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Do You Support Sebelius?

Time was, Kathleen Sebelius looked like a good future candidate for President of the United States. Now, to say that she is having political trouble is like saying that the Titanic got wet.

supportsebeliusAre the critiques fair? Are the problems with ObamaCare / the Affordable Care Act really the fault of Kathleen Sebelius, or is she just the patsy for an administrative failure that lies elsewhere, or, option 3) is there really no problem with ObamaCare at all?

We’re creating this pro-Sebelius tshirt as a kind of test case, to measure Democrats’ willingness to engage on the health care reform issue. Will this tshirt sell, as our pro-Sebelius tshirts have sold in the past, or will Democrats whistle, avert their eyes, and walk away while Sebelius becomes a sacrificial lamb to placate the spirits of GOP wrathfulness?

13 thoughts on “Do You Support Sebelius?”

  1. Bill says:

    Well, I’m not much of one for voting by buying unattractive T-shirts, but the underlying question is a good one.

    I had high hopes for Sebelius when she was appointed because she had a track record as an accomplished administrator and a smart government executive, and her politics seemed generally to be on the side of goodness. But, at this point in time, I can’t give her more than a D grade, and that might even be a little too generous.

    The ACA web site SNAFU, while publicly embarrassing to her boss and pretty inexcusable, isn’t the greatest of my reasons for being cold on Sebelius, but it’s worth a comment. No, it’s not Sebelius’s ‘fault’. Still, you get to be a highly compensated high-level administrator or executive because you’re top-notch at managing large complex programs to yield successful results, and clearly that didn’t happen here. It happened on Sebelius’s watch, so ultimately it’s on her. Gotta go with a D- grade on this one.

    Much worse was her 2011 attempt to override FDA’s decision to permit sales of Plan B over-the-counter to women under the age of 17. Her decision flew in the face of all the available science and the best judgment of her own technical experts at FDA. It was a pure-play political calculation at the expense of millions of young women’s reproductive health. It was also completely tone-deaf. Grade: F.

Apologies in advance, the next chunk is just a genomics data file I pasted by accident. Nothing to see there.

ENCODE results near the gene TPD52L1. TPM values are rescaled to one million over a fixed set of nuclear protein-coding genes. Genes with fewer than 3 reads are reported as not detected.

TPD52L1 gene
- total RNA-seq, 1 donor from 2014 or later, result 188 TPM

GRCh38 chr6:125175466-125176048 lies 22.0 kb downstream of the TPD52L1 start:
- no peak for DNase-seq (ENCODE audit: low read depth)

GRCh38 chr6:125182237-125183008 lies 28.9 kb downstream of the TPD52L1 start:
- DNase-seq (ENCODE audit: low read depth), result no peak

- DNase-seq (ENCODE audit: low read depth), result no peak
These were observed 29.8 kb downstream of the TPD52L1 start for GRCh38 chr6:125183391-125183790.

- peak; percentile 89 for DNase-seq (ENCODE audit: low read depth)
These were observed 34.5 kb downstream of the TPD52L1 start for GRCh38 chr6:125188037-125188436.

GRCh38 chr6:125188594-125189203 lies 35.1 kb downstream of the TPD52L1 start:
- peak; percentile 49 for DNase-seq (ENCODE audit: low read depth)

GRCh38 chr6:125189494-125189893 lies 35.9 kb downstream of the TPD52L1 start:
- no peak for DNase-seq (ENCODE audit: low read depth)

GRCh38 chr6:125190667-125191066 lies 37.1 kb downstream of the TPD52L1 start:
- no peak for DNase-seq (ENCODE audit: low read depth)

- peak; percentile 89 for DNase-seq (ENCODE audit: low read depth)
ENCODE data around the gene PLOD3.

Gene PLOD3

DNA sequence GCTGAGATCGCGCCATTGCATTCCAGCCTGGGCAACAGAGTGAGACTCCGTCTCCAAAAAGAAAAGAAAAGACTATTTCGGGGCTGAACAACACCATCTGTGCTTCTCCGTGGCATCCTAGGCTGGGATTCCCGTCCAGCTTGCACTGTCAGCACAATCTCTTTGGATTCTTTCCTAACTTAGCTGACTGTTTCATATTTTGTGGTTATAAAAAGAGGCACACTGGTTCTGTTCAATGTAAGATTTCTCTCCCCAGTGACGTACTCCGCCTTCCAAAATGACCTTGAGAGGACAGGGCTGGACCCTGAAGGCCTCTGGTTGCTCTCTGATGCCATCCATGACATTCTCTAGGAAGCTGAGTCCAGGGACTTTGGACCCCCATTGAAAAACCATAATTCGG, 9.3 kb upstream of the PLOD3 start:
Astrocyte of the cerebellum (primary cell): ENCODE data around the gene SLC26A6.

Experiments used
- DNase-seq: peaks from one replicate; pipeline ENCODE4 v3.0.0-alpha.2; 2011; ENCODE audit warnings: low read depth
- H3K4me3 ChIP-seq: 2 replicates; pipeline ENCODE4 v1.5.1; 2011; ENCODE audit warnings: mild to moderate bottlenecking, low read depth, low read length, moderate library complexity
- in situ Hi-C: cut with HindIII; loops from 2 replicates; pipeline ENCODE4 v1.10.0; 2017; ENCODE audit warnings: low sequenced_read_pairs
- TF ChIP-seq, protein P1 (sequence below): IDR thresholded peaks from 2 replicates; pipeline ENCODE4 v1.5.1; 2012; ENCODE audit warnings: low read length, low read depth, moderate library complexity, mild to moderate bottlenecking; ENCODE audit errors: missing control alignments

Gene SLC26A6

Also disappointing are the things that didn’t happen on her watch. First and foremost among these (at least from my personal perspective) is her failure to go to the mat to defend the National Institutes of Health’s (NIH) budget. One of the very best no-brainer examples of what ‘big government’ does uniquely right is our nation’s 60+ year history of competitive funding of investigator-initiated research grants, the post-war brainchild of Vannevar Bush, which has proven to be the economic engine that powered the U.S. economy into world leadership in science and technology. After a good stretch of remarkable growth in NIH’s budget from 1998-2003, more recently NIH’s budget has been shrinking precipitously, down 22% in constant dollars over the past decade. This didn’t start under Sebelius, and I’m confident it’s not something she supports, but the plain fact is she has done nothing, in word or deed, to resist it. She should have been kicking and screaming about this since Day 1, but she hasn’t been. Again, a political calculation instead of principled action, and the consequences for America’s leadership in science and technology have been (and are) nothing short of a disaster. Grade: C-.

    Also on the NIH front, she has failed to do what needed to be done to replace Francis Collins as head of NIH. Collins is a great guy, a pre-eminent scientist, and has done some fantastic things for NIH…just not lately. He has pretty clearly outlived his usefulness in that position, but any attempt to replace him would kick up a lot of dust, so it hasn’t happened. Grade: C.

    Finally, Sebelius should also have gone to the mat to face off against Big Pharma and its shocking scam of charging Americans twice as much — or more — for prescription drugs than patients in other countries pay for the very same drugs. She should have been a very vocal crusader in the ongoing struggle to empower Medicare to negotiate the best possible drug pricing for patients, which would go a loooong way toward fixing our broken healthcare system. But she didn’t. Grade: D.